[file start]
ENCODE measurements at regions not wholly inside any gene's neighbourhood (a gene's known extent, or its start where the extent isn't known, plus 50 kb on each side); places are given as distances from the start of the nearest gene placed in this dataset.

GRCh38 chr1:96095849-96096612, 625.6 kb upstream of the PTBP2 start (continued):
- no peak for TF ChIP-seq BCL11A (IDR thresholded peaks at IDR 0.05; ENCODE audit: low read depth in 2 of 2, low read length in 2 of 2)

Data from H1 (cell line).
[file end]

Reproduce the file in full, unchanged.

ENCODE measurements at regions not wholly inside any gene's neighbourhood (a gene's known extent, or its start where the extent isn't known, plus 50 kb on each side); places are given as distances from the start of the nearest gene placed in this dataset.

GRCh38 chr1:96095849-96096612, 625.6 kb upstream of the PTBP2 start (continued):
- no peak for TF ChIP-seq BCL11A (IDR thresholded peaks at IDR 0.05; ENCODE audit: low read depth in 2 of 2, low read length in 2 of 2)

Data from H1 (cell line).